Cambodia's Democracy in Shambles Ahead of July Elections

COMMENTARY Global Politics

Cambodia's Democracy in Shambles Ahead of July Elections

Jul 9th, 2018 3 min read

Commentary By

Olivia Enos

Policy Analyst, Asian Studies Center

Brian Hilliker

Summer 2018 member of the Young Leaders Program at The Heritage Foundation

Key Takeaways

The U.S. Treasury sanctioned Cambodian General Hing Bun Hieng for his complicity in serious human rights abuses.

The sanctions signal that the U.S. will no longer tolerate serious human rights violations nor will it accept what is almost certain to be a rigged 2018 election.

The U.S. should continue to press for the release of Kem Sokha and push to give outside election monitors access to polling places during the elections.

On June 12, the U.S. Treasury took a notable step:  sanctioning Cambodian General Hing Bun Hiengfor his complicity in serious human rights abuses. It was the first time that a Cambodian official has been sanctioned under America’s Global Magnitsky Act.

Bun Hieng’s designation came just prior to the Cambodian elections, slated for July 29. Those elections are expected to usher in another five-year term for Cambodia’s ruling leader Prime Minister Hun Sen, the head of the ruling Cambodian People’s Party (CPP).

The CPP has been quite active in the run up to the elections. Over the last few months, it has: imprisoned the main opposition leader, Kem Sokha; outlawed the existence of the opposition Cambodia National Rescue Party (CNRP), and forbade the CNRP from registering as a political party. Since the opposition party was banned, more than 100 CNRP parliamentarians have fled the country, leaving behind no legitimate opposition to challenge Hun Sen’s nearly 40-year reign as prime minister.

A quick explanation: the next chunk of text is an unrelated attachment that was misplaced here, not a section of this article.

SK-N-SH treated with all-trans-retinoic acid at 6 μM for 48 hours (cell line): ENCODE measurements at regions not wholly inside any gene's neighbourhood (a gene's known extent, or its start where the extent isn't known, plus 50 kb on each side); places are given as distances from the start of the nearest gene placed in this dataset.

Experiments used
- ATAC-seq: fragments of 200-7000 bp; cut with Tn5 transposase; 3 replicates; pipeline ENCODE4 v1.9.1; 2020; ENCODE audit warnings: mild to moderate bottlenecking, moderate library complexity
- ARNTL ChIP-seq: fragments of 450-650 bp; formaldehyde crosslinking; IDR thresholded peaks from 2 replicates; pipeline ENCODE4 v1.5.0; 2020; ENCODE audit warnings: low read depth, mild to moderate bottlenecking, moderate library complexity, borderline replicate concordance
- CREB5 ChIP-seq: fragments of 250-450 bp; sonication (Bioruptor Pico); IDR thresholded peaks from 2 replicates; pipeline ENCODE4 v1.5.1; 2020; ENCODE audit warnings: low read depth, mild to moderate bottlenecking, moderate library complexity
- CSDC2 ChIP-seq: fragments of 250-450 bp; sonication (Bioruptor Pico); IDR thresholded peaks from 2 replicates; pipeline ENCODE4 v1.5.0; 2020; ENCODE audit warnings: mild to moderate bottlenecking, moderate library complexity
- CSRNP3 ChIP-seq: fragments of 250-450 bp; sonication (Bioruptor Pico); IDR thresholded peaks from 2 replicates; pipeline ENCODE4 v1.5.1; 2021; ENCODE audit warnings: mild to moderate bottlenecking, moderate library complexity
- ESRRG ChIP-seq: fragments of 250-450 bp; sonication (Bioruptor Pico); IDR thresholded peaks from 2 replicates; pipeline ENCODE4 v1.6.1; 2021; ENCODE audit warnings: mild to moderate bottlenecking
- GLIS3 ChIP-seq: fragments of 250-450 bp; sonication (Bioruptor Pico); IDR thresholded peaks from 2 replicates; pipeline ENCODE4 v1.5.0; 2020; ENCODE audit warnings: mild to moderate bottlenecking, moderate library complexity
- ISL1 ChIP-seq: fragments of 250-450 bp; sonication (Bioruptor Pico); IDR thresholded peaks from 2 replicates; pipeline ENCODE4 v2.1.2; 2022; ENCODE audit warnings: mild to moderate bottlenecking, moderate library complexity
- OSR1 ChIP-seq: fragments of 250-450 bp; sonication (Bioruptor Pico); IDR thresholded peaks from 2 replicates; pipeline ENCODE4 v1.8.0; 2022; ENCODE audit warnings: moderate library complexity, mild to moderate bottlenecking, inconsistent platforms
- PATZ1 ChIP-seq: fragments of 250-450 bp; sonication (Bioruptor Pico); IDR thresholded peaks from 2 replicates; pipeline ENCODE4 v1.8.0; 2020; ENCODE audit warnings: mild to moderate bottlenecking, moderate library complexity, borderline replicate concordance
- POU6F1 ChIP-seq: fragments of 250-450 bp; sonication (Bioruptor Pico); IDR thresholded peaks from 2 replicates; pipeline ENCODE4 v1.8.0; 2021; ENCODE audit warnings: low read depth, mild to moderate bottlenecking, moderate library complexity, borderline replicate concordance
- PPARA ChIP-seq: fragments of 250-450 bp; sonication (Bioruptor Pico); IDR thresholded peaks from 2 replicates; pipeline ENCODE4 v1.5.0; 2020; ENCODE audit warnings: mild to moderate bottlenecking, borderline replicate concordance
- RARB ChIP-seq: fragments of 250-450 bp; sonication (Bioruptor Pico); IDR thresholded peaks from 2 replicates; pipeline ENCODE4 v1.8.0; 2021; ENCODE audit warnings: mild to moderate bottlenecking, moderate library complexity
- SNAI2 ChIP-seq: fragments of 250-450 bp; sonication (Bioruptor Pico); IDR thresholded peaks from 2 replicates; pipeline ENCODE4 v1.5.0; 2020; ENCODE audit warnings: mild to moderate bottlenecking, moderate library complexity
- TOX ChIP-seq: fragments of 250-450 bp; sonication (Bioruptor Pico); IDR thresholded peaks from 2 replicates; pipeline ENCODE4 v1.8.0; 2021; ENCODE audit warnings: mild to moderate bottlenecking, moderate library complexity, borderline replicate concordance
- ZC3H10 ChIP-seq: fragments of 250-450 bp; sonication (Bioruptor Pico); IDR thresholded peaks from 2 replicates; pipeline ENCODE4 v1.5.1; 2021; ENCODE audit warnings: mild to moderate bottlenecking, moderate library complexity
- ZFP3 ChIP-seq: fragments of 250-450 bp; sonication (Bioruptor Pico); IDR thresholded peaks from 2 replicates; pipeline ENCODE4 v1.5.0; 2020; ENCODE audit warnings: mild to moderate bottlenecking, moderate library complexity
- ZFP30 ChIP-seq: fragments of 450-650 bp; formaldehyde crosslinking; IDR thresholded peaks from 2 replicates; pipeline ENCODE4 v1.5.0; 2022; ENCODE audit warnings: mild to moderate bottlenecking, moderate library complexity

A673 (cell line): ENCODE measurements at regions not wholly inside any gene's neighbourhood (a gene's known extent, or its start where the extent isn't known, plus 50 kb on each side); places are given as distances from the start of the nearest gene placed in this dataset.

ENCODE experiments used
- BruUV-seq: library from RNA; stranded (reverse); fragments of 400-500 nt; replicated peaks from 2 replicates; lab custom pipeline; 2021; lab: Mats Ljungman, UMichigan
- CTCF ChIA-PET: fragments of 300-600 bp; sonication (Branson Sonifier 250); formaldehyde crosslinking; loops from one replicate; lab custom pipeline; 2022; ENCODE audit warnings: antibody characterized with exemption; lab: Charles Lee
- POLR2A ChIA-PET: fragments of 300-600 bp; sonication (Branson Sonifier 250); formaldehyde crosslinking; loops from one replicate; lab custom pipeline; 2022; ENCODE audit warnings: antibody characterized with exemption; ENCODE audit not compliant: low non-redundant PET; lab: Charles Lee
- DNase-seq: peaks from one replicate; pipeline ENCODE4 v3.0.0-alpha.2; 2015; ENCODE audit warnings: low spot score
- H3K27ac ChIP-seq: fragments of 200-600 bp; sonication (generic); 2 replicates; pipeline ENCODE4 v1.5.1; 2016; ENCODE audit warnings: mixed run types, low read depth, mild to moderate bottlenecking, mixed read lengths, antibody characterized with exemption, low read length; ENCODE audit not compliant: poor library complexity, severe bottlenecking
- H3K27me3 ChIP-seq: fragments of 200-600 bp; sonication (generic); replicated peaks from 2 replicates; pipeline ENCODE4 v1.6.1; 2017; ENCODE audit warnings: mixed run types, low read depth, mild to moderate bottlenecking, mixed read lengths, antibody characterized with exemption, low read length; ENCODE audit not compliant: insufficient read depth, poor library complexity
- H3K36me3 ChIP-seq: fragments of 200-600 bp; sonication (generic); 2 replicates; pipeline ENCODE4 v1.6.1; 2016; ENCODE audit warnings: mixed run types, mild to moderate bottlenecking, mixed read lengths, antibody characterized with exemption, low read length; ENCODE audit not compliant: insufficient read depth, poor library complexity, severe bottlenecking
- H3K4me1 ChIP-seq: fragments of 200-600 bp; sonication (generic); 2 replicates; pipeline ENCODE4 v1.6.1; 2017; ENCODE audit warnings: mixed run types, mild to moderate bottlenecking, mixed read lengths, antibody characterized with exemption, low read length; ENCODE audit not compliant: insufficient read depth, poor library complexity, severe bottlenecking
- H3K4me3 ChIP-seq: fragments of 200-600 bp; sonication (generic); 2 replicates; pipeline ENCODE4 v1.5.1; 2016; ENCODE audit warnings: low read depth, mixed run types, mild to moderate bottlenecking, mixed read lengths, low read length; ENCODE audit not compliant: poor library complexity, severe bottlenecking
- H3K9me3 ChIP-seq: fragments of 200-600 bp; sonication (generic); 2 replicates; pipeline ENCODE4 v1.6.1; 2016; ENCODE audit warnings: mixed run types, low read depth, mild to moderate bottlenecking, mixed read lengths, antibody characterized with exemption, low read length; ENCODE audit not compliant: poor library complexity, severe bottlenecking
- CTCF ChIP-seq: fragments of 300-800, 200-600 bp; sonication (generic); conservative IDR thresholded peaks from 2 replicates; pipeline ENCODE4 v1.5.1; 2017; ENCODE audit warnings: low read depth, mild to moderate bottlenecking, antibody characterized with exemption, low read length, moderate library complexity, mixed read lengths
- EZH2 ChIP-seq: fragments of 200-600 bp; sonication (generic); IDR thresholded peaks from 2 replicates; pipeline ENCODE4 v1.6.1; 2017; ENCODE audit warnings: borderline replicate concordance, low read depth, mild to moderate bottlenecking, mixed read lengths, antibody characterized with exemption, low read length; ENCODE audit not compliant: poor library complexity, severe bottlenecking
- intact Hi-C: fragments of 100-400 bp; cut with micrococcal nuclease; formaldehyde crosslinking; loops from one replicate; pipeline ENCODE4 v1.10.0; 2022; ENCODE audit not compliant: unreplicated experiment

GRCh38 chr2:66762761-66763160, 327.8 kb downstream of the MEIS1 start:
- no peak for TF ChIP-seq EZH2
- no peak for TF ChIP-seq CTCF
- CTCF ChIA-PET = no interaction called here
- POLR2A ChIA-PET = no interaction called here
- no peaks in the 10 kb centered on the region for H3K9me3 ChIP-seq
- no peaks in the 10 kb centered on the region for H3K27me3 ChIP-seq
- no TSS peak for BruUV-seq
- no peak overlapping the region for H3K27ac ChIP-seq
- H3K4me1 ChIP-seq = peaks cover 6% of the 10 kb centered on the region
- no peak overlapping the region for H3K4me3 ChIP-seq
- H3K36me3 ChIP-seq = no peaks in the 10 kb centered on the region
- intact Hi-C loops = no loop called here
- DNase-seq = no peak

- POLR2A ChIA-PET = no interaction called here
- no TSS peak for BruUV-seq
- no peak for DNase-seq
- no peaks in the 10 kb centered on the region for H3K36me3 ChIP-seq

Cambodia’s democracy has been faltering for quite some time, but these latest actions represent a distinct turn toward authoritarian rule.

Bun Hieng is a key figure in the regime. One of the most brutal men in Cambodia, he heads the bodyguard unit that effectively operates as Hun Sen’s personal army. During his reign, Hun Sen’s bodyguard has routinely beaten up, gunned down, and arrested those who opposed him. An especially egregious episode occurred in 1997, when the unit killed 16 men and wounded 100 others, including an American, in a grenade attack.

Bun Hieng played a role in that attack, and has been implicated in many more. In 2013, he attacked unarmed protestors at Wat Phnom. In 2015, he instigated an attack on lawmakers in front of the National Assembly.

The sanctions announced last month signal to Hun Sen and party henchmen like Bun Hieng that the U.S. will no longer tolerate serious human rights violations nor will it accept what is almost certain to be a rigged 2018 election. State’s “warning shot” serves notice that there will be consequences—even personal ones—for party officials if they allow elections to proceed without the participation of the opposition.

Mona Kem, CNRP’s deputy director general of public affairs, hailed Bun Hieng’s designation is an important first step:

The use of targeted financial measures like Global Magnitsky are probably the most effective tool the international community can use to push the authoritarian Cambodian regime to reconsider its crackdown on democracy in Cambodia. Hun Sen operates on a patronage system to consolidate power within his own ranks. Once individuals around him are adversely affected due to his actions, they may pressure him to reverse course in order to protect themselves. More than one name needs to go on the SDN list to have this effect.

The U.S. should continue to make strategic use of Global Magnitsky authorities to address human rights threats in Cambodia, particularly if elections go south next month. Moreover, the U.S. shouldalso: continue to press, publically and privately, for the release of Kem Sokha; consider conditioning assistance to Cambodia due to democratic backslides, and push to give outside election monitors access to polling places during the elections.

Cambodia is at a critical juncture.  If July 2018 elections go poorly and the regime pays no price for its misconduct, the future of Cambodian democracy may be more permanently jeopardized.

This piece originally appeared in Forbes https://www.forbes.com/sites/oliviaenos/2018/07/05/cambodias-democracy-in-shambles-ahead-of-july-elections/#5bf9ab9f571a